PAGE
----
This is a great pickup for Penn State. Ott was a highly recruited player that had offers from North Carolina and Wake Forest. We are in desperate need a big man to play some defense and pull down rebounds and Ott looks like he can fill that void. He will be able to practice with the team this spring and summer so he can hit the ground running next January.

I guess we were Even Steven yesterday as the women's volleyball team lost a player to transfer.

The Penn State women's volleyball team has been surprised by a departure from its national championship team.

Sophomore setter Jessica Yanz, one of the nation's top recruits out of high school who has gotten little playing time with the Nittany Lions, has transferred to Nebraska.

Yanz was highly recruited coming out of Illinois. She split time in the early going of her career with Alisa Glass, but as time went on Glass elevated her game and became the more conistent player. BSD wishes Jessica well in her future endeavors.

And speaking of tranfers, reporters tracked down Chris Baker yesterday and asked him a few questions. It sounds like Baker may be considering leaving Penn State and starting over somewhere.

"If things don't work out here at Penn State, then I'll have to go to another school or something and do what I have to do," Baker said. "I wouldn't want to go to another Division I school just because I'd have to sit out a year, so I'd look to like a Division I-AA school, but I don't know which school."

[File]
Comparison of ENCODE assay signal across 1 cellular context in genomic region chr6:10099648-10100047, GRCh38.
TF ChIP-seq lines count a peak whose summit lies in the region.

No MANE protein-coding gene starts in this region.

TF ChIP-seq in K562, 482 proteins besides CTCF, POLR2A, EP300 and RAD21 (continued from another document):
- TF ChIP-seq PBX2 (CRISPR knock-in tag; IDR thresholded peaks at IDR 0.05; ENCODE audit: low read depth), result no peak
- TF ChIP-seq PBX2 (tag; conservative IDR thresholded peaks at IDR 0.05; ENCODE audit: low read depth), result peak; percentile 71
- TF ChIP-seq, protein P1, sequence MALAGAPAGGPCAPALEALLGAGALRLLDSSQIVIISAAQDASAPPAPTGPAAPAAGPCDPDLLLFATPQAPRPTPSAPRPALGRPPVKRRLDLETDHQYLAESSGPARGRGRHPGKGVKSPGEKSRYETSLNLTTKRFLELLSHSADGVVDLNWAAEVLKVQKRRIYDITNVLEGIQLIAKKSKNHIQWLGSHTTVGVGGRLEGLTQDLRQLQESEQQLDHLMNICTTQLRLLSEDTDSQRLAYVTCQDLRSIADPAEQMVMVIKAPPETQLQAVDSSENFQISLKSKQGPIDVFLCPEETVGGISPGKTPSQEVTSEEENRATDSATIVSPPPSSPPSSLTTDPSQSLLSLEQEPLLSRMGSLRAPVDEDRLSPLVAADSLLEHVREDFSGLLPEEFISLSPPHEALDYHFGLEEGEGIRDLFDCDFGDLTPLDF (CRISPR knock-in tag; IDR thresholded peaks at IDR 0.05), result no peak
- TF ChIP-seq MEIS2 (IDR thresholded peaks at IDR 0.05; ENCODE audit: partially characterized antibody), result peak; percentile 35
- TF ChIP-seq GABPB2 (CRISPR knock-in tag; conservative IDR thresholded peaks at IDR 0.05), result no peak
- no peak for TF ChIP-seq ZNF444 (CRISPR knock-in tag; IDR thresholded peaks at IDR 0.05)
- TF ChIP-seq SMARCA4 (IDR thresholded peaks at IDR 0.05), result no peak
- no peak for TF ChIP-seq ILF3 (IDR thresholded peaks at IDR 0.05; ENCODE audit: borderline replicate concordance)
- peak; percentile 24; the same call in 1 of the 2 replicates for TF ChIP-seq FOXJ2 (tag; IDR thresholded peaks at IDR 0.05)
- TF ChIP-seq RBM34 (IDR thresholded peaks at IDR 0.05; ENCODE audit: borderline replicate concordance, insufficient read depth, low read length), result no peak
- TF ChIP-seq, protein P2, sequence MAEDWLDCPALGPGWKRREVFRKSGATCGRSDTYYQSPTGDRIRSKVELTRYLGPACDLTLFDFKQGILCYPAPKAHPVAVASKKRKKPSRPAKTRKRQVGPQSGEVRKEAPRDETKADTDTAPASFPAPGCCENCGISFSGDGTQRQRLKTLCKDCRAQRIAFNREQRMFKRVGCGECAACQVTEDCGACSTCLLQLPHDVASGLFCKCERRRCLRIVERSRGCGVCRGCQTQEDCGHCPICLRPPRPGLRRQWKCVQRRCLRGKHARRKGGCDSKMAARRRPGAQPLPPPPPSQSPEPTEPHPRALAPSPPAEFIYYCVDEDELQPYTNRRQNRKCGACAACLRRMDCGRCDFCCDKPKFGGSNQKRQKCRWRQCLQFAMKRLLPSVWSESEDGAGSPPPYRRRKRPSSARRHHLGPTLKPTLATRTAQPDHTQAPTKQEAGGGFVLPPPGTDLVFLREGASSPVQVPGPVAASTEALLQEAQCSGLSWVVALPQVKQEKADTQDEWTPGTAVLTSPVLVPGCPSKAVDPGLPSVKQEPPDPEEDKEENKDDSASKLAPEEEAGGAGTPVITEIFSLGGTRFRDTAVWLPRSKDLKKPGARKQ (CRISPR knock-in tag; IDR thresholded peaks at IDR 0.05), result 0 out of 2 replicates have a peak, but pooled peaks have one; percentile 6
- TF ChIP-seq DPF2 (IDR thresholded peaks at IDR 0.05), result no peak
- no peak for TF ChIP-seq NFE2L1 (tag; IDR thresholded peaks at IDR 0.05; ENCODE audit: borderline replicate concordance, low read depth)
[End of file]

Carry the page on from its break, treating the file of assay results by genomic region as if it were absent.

You know, what bothers me about this whole thing is Baker still refuses to admit he did anything wrong. Here is what he has to say.

"If you didn't know me from football and you read the newspaper, you'd just think that he's the guy that's always beating up people," Baker said. "This has been a rough lesson for me. I'm looking to clear my name up from all this to prove my innocence. ... I'm not a bad guy. I'm a nice guy."

Baker, who along with Bowman will meet with Judicial Affairs next month, said he was wrongfully accused in the HUB incident. He said the truth will eventually emerge but declined to comment about who on the team might be implicated.

"I've been getting accused of something I had nothing to do with," he said. "They had a description of a big black male, and I happened to fit it. I happened to fit the description of a big black male. Walking to class every day, when [news stories] were on the front page, everybody thinks I'm a big thug."

He later added: "I don't feel I'm being singled out, but I don't feel I'm getting a fair shot. I know I didn't do anything and a lot of people in the football building know that I didn't do anything."

Multiple witnesses have testified they saw him stomping two different people in two different instances. Now, I know the police have done some pretty shoddy investigative work like putting a football program in front of the victims and asking them to point to their attacker, but come on. I can't believe this is all about whitey trying to bring down the big black man. Grow up, Chris, and take some responsibility.